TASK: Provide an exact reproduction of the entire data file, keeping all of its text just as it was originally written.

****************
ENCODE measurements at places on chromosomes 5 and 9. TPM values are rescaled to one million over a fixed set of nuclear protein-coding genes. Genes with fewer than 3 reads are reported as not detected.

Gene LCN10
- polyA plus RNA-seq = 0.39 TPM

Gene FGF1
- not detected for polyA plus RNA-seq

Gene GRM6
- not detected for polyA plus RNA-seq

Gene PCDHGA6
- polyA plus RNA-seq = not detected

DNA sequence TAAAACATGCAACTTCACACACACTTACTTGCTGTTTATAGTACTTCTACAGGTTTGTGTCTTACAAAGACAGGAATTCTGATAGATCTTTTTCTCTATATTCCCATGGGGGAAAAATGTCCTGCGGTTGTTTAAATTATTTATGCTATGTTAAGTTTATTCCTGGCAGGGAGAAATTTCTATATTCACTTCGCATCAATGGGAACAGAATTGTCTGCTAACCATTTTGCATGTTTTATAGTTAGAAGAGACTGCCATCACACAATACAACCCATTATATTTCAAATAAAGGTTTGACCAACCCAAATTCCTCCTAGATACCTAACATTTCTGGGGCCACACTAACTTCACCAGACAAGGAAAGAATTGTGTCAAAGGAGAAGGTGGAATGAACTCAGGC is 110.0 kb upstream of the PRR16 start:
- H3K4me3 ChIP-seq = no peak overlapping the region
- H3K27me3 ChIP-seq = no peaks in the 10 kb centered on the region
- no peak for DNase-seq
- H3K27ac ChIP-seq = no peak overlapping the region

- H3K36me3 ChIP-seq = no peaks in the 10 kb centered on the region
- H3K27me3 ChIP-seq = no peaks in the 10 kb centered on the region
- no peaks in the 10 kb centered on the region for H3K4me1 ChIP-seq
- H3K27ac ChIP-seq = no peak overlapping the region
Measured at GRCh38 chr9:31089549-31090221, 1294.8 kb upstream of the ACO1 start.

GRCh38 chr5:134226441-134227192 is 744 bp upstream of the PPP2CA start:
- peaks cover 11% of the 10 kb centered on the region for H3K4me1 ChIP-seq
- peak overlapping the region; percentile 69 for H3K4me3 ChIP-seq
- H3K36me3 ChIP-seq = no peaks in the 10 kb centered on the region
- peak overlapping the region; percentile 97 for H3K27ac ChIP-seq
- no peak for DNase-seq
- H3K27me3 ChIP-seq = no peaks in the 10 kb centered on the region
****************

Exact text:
ENCODE measurements at places on chromosomes 5 and 9. TPM values are rescaled to one million over a fixed set of nuclear protein-coding genes. Genes with fewer than 3 reads are reported as not detected.

Gene LCN10
- polyA plus RNA-seq = 0.39 TPM

Gene FGF1
- not detected for polyA plus RNA-seq

Gene GRM6
- not detected for polyA plus RNA-seq

Gene PCDHGA6
- polyA plus RNA-seq = not detected

DNA sequence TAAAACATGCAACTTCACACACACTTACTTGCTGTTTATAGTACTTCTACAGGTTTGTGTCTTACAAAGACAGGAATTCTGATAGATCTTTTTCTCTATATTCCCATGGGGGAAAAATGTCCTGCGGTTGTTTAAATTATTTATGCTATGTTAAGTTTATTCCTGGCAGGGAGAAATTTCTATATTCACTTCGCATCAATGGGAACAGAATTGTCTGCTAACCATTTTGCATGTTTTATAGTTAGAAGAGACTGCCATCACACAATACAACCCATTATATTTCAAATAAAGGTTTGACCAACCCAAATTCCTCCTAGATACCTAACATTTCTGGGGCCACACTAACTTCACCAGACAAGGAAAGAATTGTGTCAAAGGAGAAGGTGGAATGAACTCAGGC is 110.0 kb upstream of the PRR16 start:
- H3K4me3 ChIP-seq = no peak overlapping the region
- H3K27me3 ChIP-seq = no peaks in the 10 kb centered on the region
- no peak for DNase-seq
- H3K27ac ChIP-seq = no peak overlapping the region

- H3K36me3 ChIP-seq = no peaks in the 10 kb centered on the region
- H3K27me3 ChIP-seq = no peaks in the 10 kb centered on the region
- no peaks in the 10 kb centered on the region for H3K4me1 ChIP-seq
- H3K27ac ChIP-seq = no peak overlapping the region
Measured at GRCh38 chr9:31089549-31090221, 1294.8 kb upstream of the ACO1 start.

GRCh38 chr5:134226441-134227192 is 744 bp upstream of the PPP2CA start:
- peaks cover 11% of the 10 kb centered on the region for H3K4me1 ChIP-seq
- peak overlapping the region; percentile 69 for H3K4me3 ChIP-seq
- H3K36me3 ChIP-seq = no peaks in the 10 kb centered on the region
- peak overlapping the region; percentile 97 for H3K27ac ChIP-seq
- no peak for DNase-seq
- H3K27me3 ChIP-seq = no peaks in the 10 kb centered on the region